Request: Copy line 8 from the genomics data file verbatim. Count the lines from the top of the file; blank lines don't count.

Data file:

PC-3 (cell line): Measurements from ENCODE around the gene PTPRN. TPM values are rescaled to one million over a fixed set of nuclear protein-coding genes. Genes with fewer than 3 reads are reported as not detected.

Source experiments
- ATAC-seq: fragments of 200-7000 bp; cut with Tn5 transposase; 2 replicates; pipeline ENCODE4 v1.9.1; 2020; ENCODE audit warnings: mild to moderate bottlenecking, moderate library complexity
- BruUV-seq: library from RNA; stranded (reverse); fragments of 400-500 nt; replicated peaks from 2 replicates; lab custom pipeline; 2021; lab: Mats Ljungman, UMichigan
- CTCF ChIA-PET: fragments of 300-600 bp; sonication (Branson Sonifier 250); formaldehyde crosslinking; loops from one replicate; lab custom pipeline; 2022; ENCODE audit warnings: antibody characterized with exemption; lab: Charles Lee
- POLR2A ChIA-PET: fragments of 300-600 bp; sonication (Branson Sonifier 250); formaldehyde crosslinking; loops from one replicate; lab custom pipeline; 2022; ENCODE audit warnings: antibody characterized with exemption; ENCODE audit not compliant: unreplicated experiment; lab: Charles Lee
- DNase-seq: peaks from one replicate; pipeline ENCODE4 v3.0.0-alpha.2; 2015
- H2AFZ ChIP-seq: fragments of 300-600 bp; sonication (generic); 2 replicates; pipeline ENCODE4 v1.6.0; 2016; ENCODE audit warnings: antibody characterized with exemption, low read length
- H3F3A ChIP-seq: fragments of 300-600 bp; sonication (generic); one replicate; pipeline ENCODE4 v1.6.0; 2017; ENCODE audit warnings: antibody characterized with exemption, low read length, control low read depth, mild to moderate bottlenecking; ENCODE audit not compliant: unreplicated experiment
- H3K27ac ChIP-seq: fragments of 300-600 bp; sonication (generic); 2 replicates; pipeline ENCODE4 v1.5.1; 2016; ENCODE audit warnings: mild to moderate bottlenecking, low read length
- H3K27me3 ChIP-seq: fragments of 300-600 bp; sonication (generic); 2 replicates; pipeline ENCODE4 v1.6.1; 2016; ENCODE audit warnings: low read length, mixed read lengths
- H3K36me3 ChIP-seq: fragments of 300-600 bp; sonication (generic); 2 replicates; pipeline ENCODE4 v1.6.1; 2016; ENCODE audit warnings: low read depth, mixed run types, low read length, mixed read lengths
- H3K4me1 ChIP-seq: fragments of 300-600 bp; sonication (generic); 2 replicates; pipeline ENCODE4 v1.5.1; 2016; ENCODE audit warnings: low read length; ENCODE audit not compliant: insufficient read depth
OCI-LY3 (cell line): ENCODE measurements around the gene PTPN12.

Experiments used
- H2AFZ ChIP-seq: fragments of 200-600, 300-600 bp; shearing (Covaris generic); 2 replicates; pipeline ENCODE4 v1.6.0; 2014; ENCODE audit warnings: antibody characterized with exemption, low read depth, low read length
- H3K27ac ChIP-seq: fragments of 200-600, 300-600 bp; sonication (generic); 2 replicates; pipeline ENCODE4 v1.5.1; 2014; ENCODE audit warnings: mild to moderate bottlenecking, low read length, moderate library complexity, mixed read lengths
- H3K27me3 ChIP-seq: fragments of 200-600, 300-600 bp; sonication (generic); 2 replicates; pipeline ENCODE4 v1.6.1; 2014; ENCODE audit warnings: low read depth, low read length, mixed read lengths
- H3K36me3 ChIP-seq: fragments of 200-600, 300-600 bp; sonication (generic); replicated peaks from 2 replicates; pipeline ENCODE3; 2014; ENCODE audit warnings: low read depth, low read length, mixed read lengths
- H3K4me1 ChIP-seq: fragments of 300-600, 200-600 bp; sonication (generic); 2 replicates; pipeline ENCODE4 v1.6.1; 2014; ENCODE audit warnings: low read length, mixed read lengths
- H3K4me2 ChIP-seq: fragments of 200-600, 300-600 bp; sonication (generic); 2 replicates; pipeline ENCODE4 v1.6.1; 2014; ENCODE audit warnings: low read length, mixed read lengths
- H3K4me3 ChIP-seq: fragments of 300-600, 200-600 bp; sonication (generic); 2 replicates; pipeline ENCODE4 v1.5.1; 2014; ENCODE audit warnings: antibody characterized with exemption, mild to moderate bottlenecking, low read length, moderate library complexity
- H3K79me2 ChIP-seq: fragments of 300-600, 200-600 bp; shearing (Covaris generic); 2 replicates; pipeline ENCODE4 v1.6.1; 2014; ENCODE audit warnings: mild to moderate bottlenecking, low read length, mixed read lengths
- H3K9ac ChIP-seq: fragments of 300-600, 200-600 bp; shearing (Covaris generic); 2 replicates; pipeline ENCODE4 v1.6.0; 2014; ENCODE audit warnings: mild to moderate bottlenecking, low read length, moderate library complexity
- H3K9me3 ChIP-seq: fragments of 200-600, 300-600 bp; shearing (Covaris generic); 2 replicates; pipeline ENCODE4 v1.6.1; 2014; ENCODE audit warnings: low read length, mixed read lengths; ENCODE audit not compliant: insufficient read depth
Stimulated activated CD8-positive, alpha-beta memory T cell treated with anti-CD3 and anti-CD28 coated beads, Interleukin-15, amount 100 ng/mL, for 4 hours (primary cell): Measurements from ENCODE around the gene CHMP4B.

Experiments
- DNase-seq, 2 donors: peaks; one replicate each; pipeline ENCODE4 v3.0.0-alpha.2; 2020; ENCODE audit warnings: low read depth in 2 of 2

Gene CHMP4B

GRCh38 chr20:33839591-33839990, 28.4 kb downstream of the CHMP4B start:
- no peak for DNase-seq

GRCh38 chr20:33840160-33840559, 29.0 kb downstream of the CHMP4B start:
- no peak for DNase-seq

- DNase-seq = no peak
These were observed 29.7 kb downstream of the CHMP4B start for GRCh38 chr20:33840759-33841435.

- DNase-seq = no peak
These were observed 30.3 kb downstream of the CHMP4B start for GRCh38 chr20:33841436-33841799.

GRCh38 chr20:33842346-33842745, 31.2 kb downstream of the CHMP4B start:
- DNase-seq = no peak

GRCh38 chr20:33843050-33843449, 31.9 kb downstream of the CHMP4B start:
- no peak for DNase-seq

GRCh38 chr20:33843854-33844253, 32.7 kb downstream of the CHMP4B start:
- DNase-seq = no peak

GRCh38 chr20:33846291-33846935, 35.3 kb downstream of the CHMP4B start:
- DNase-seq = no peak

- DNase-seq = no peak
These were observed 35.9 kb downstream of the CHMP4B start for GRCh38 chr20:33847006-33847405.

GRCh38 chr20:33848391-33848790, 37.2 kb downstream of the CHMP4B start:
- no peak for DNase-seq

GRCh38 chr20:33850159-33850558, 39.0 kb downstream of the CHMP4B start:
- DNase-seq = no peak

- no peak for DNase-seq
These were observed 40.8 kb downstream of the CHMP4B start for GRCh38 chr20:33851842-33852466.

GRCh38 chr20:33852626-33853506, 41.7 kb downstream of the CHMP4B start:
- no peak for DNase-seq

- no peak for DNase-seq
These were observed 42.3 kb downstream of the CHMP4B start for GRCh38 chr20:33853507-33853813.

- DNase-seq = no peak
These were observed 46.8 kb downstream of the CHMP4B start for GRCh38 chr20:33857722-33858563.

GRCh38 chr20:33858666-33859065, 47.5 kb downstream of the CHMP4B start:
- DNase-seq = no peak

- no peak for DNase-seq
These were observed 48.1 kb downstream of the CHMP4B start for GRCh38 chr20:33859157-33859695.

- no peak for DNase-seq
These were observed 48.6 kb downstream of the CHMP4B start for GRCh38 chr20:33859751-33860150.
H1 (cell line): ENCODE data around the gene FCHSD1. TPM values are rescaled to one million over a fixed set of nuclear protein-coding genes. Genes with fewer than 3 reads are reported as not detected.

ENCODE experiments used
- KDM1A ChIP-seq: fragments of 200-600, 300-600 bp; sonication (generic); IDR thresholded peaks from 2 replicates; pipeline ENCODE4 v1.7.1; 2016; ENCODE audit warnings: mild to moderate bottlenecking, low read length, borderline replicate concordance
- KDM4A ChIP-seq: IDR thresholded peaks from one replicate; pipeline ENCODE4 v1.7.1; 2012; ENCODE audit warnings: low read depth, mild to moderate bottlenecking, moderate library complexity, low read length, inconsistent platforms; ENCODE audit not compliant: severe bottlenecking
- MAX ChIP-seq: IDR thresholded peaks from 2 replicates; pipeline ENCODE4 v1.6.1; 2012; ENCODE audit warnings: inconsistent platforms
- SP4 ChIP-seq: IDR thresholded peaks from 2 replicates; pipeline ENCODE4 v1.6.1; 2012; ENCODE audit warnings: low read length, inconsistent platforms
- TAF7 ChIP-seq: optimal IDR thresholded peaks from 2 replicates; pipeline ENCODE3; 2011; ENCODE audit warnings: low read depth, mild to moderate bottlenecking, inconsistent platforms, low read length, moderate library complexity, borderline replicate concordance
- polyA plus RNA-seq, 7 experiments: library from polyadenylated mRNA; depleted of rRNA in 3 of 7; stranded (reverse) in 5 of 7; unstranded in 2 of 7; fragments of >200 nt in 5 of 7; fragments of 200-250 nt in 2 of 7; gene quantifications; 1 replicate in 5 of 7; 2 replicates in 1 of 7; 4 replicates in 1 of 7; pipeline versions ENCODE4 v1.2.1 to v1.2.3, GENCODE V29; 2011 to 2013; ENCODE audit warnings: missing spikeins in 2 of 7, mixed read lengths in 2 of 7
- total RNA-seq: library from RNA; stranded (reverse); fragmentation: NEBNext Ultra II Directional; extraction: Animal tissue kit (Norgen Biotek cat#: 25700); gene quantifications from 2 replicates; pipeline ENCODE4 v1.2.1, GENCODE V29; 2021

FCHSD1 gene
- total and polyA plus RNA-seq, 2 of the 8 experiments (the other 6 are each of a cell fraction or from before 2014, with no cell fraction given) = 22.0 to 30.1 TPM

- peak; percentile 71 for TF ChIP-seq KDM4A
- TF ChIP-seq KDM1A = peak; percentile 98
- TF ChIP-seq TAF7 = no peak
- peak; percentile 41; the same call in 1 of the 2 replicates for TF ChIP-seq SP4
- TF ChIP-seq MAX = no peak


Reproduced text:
- H2AFZ ChIP-seq: fragments of 300-600 bp; sonication (generic); 2 replicates; pipeline ENCODE4 v1.6.0; 2016; ENCODE audit warnings: antibody characterized with exemption, low read length